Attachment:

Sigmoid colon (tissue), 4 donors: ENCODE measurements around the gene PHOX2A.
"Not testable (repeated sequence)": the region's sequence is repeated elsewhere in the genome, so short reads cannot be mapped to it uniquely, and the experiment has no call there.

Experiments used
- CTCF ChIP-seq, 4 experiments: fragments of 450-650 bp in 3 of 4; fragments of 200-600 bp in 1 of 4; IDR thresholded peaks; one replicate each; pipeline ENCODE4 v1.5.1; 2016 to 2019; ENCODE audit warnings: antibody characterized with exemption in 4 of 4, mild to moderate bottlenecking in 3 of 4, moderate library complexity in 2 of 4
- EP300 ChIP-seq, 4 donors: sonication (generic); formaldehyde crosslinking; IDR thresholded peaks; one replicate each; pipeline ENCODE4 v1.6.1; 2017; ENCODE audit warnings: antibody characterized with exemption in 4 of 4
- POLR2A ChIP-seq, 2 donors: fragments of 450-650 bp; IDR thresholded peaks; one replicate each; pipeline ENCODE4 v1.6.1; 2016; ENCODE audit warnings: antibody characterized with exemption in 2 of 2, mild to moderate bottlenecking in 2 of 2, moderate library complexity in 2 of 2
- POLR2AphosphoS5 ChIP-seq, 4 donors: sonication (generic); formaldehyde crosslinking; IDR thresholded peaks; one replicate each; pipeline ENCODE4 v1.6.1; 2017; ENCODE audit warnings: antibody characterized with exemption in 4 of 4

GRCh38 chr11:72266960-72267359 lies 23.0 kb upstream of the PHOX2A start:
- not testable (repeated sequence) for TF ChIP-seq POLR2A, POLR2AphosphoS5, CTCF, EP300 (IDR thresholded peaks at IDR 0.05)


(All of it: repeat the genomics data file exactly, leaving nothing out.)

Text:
Sigmoid colon (tissue), 4 donors: ENCODE measurements around the gene PHOX2A.
"Not testable (repeated sequence)": the region's sequence is repeated elsewhere in the genome, so short reads cannot be mapped to it uniquely, and the experiment has no call there.

Experiments used
- CTCF ChIP-seq, 4 experiments: fragments of 450-650 bp in 3 of 4; fragments of 200-600 bp in 1 of 4; IDR thresholded peaks; one replicate each; pipeline ENCODE4 v1.5.1; 2016 to 2019; ENCODE audit warnings: antibody characterized with exemption in 4 of 4, mild to moderate bottlenecking in 3 of 4, moderate library complexity in 2 of 4
- EP300 ChIP-seq, 4 donors: sonication (generic); formaldehyde crosslinking; IDR thresholded peaks; one replicate each; pipeline ENCODE4 v1.6.1; 2017; ENCODE audit warnings: antibody characterized with exemption in 4 of 4
- POLR2A ChIP-seq, 2 donors: fragments of 450-650 bp; IDR thresholded peaks; one replicate each; pipeline ENCODE4 v1.6.1; 2016; ENCODE audit warnings: antibody characterized with exemption in 2 of 2, mild to moderate bottlenecking in 2 of 2, moderate library complexity in 2 of 2
- POLR2AphosphoS5 ChIP-seq, 4 donors: sonication (generic); formaldehyde crosslinking; IDR thresholded peaks; one replicate each; pipeline ENCODE4 v1.6.1; 2017; ENCODE audit warnings: antibody characterized with exemption in 4 of 4

GRCh38 chr11:72266960-72267359 lies 23.0 kb upstream of the PHOX2A start:
- not testable (repeated sequence) for TF ChIP-seq POLR2A, POLR2AphosphoS5, CTCF, EP300 (IDR thresholded peaks at IDR 0.05)